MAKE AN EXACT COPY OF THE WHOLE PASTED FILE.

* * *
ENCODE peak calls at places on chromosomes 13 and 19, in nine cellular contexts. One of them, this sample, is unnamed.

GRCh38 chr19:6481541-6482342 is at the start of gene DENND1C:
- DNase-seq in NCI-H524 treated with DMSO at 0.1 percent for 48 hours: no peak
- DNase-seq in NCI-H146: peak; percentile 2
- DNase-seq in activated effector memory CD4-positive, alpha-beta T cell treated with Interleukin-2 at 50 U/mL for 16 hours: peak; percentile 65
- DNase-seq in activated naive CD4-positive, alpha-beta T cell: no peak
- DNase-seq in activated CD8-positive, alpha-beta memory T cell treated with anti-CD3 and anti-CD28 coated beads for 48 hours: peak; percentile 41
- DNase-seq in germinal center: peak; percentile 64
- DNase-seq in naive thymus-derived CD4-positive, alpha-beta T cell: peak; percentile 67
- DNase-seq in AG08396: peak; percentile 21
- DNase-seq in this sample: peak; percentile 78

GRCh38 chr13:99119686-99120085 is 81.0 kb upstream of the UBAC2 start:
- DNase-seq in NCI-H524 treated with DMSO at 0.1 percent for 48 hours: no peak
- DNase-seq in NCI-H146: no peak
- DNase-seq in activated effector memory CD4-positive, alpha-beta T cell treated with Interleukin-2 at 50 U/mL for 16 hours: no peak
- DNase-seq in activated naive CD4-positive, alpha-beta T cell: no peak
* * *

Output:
ENCODE peak calls at places on chromosomes 13 and 19, in nine cellular contexts. One of them, this sample, is unnamed.

GRCh38 chr19:6481541-6482342 is at the start of gene DENND1C:
- DNase-seq in NCI-H524 treated with DMSO at 0.1 percent for 48 hours: no peak
- DNase-seq in NCI-H146: peak; percentile 2
- DNase-seq in activated effector memory CD4-positive, alpha-beta T cell treated with Interleukin-2 at 50 U/mL for 16 hours: peak; percentile 65
- DNase-seq in activated naive CD4-positive, alpha-beta T cell: no peak
- DNase-seq in activated CD8-positive, alpha-beta memory T cell treated with anti-CD3 and anti-CD28 coated beads for 48 hours: peak; percentile 41
- DNase-seq in germinal center: peak; percentile 64
- DNase-seq in naive thymus-derived CD4-positive, alpha-beta T cell: peak; percentile 67
- DNase-seq in AG08396: peak; percentile 21
- DNase-seq in this sample: peak; percentile 78

GRCh38 chr13:99119686-99120085 is 81.0 kb upstream of the UBAC2 start:
- DNase-seq in NCI-H524 treated with DMSO at 0.1 percent for 48 hours: no peak
- DNase-seq in NCI-H146: no peak
- DNase-seq in activated effector memory CD4-positive, alpha-beta T cell treated with Interleukin-2 at 50 U/mL for 16 hours: no peak
- DNase-seq in activated naive CD4-positive, alpha-beta T cell: no peak